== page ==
H.R. 347/S1794, rightly nicknamed the “First Amendment Rights Eradication Act,” has been passed by both chambers of Congress. It now sits on President Obama’s desk, awaiting his signature. If his capitulation to the National Defense Authorization Act of 2012—and its promise of indefinite detention—is any indication of his future action, he’ll sign it.

This issue transcends traditional party politics. Political opposition will be outlawed immediately. Pro-life rallies will effectively end with ban on public demonstrations, as well as pro-choice demonstrations. The government will not hesitate to prohibit any and all organizations it defines as dissenting or subversive, including alternative parties, labor unions, veterans’ associations, and others. Occupy Wall Street and the Tea Party can both kiss the promise of reforming government goodbye.

Congress has already declared America a battleground. They now want to silence us. It is time to bring the battle home.


Dr. Zakk Flash is an anarchist political writer, radical community activist, and editor of the Central Oklahoma Black/Red Alliance (COBRA). He lives in Norman, Oklahoma.

Find more about the Central Oklahoma Black/Red Alliance (COBRA) athttp://www.facebook.com/COBRACollective.

A Principled Stand on Diversity of Tactics: Avoiding Uniformity of Failure


The St. Paul Principles

1. Our solidarity will be based on respect for a diversity of tactics and the plans of other groups.

2. The actions and tactics used will be organized to maintain a separation of time or space.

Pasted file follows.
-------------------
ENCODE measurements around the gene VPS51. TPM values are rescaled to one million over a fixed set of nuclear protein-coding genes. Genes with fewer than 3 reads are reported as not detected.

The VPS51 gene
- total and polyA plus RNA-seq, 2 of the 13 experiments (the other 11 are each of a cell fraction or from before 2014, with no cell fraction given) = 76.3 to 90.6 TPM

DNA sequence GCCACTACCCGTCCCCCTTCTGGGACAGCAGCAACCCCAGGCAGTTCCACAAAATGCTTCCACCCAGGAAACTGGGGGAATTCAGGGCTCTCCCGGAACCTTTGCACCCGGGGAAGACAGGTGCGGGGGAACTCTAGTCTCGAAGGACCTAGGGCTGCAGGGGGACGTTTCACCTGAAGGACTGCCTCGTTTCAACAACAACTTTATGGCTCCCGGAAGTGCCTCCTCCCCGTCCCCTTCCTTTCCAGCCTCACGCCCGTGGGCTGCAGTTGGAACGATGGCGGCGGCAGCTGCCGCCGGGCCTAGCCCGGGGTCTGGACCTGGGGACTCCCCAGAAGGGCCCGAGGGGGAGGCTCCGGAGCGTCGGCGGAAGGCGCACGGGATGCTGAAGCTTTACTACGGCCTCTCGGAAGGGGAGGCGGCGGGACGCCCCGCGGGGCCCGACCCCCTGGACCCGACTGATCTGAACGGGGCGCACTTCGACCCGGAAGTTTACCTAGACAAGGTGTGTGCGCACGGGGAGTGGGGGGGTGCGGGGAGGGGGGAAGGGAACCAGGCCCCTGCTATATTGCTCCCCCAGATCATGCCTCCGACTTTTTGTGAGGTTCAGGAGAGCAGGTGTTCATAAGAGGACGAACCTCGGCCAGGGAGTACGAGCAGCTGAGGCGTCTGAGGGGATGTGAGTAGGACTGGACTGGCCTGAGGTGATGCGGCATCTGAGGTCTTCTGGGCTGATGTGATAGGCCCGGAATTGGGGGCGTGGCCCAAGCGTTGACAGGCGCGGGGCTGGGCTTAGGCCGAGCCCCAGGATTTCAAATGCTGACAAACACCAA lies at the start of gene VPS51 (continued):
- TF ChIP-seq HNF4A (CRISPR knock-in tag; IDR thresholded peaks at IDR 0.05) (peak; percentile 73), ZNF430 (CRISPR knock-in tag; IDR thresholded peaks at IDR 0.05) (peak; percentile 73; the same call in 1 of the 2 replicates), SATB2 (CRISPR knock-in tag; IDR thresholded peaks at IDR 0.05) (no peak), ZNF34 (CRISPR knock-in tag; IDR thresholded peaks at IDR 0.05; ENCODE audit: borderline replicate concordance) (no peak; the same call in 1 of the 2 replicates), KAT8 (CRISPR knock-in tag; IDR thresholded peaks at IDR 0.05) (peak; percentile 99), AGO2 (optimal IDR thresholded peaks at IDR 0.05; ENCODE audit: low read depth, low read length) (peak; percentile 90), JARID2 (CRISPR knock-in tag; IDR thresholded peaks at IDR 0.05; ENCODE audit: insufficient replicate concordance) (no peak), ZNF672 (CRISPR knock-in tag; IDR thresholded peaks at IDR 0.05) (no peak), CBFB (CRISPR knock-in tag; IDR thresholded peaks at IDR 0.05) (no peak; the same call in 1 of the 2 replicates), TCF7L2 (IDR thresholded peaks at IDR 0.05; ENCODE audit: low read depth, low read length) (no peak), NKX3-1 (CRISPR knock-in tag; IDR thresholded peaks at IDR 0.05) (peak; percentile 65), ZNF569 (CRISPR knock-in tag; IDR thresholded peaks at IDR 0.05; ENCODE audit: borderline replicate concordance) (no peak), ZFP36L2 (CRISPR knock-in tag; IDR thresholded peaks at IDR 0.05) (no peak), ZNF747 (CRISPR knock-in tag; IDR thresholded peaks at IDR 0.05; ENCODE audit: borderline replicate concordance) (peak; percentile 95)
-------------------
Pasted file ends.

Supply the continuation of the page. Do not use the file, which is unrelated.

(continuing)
3. Any debates or criticisms will stay internal to the movement, avoiding any public or media denunciations of fellow activists and events.

4. We oppose any state repression of dissent, including surveillance, infiltration, disruption and violence. We agree not to assist law enforcement actions against activists and others.

 


 

The recent wave of protests sweeping the United States under the banner of Occupy Wall Street—and elsewhere around the world under other monikers, like the Indignant Citizens Movement, ¡Democracia Real YA!, and the various blossoms of Arab Spring—has captured the imagination of millions on the egalitarian Left and libertarian Right. Inevitably, thankfully, it has also ignited fierce debate about the nature of sociopolitical and economic inequality and of democracy itself.  But as the cogs of corporate media seek to bewitch us with the specter of political gameplay, they also scheme to pacify the lonely rage of societies under fascist colonization by using an ancient tactic: divide and conquer. We are left to feed on one another like jackals.